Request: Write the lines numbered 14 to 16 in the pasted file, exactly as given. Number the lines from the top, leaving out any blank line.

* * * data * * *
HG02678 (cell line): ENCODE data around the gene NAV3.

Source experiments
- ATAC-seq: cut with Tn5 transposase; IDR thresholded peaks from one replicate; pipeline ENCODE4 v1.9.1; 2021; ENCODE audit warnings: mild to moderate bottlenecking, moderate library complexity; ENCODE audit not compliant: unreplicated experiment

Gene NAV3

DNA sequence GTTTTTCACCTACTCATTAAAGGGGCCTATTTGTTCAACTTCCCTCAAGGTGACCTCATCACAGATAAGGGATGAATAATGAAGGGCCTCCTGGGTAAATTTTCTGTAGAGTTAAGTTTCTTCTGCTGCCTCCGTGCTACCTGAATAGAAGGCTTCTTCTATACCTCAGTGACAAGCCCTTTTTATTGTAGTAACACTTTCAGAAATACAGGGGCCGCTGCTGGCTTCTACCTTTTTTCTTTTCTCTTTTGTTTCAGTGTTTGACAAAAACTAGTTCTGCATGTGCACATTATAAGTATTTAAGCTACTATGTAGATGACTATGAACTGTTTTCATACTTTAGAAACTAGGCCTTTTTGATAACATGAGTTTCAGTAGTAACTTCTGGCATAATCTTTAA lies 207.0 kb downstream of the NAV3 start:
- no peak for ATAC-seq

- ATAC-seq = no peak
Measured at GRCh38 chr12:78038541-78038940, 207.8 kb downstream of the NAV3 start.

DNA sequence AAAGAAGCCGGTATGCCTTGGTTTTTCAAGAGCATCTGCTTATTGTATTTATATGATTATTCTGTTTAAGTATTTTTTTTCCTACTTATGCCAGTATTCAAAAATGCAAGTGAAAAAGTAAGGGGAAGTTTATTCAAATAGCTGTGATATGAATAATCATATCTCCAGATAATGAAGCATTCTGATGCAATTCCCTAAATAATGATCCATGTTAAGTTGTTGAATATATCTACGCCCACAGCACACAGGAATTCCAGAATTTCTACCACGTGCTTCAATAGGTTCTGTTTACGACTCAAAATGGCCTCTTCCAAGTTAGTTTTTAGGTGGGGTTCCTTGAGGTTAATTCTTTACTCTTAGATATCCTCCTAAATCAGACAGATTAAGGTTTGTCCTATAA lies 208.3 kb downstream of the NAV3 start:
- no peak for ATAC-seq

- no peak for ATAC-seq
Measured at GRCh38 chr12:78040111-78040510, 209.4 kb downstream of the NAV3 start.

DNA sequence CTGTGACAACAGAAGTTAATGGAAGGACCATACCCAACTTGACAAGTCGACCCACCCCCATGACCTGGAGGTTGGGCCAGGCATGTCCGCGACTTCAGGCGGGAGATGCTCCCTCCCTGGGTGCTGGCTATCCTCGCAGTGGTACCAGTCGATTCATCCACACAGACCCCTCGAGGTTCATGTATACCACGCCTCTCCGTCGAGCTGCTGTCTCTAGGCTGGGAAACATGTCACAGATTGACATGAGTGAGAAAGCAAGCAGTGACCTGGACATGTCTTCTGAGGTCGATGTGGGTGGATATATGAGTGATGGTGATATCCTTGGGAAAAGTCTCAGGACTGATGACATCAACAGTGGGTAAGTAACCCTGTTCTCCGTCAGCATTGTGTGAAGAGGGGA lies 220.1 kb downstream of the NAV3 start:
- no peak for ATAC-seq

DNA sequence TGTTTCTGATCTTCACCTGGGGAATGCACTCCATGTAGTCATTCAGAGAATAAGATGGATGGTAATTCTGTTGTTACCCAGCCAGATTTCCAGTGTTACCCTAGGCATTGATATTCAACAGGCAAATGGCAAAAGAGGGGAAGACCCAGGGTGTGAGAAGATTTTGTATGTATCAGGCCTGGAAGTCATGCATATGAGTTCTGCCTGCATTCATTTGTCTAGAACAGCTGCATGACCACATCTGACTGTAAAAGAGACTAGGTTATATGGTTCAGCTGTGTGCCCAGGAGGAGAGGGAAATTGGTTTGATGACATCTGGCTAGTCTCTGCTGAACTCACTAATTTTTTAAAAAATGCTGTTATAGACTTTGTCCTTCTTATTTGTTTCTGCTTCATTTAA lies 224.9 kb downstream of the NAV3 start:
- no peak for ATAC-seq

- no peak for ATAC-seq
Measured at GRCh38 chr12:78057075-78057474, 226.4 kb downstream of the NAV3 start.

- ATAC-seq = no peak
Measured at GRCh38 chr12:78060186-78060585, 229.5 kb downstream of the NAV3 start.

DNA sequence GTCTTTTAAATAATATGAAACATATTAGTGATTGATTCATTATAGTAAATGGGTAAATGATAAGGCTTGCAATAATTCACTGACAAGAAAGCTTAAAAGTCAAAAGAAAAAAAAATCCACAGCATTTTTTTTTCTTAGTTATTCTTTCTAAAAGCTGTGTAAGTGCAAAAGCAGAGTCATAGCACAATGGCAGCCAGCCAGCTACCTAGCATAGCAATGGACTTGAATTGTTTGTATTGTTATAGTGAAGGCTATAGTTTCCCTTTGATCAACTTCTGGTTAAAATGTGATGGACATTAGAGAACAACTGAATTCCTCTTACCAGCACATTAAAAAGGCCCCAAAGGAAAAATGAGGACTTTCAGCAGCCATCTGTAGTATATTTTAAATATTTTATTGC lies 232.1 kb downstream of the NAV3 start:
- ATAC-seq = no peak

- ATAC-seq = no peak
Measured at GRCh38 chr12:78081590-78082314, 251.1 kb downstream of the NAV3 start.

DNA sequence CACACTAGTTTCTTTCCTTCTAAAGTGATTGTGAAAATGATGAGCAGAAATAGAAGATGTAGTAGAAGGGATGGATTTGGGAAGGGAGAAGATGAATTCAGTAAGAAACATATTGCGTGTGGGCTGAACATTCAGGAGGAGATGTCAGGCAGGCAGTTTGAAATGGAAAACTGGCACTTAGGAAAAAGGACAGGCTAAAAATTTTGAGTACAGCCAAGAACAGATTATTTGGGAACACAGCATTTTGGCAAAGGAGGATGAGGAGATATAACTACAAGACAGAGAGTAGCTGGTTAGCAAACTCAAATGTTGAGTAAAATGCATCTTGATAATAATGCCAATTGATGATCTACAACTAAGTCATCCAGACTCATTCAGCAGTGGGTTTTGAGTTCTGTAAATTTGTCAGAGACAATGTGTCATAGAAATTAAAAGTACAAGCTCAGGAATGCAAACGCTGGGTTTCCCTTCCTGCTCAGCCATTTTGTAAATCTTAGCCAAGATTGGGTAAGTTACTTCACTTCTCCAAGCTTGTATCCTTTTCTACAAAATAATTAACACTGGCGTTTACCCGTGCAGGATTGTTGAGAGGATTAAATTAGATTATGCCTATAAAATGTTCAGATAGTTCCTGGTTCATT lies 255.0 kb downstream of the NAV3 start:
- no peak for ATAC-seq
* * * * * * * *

- no peak for ATAC-seq

DNA sequence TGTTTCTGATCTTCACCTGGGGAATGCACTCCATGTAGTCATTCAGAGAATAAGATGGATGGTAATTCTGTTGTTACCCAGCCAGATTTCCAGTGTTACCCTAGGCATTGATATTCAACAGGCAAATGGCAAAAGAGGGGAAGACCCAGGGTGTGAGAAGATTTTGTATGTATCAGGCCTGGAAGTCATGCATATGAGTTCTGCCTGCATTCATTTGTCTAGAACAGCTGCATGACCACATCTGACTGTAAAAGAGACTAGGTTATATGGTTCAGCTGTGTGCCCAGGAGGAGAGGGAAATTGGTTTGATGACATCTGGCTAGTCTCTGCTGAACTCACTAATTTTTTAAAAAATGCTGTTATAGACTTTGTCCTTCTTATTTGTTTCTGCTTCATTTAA lies 224.9 kb downstream of the NAV3 start:
- no peak for ATAC-seq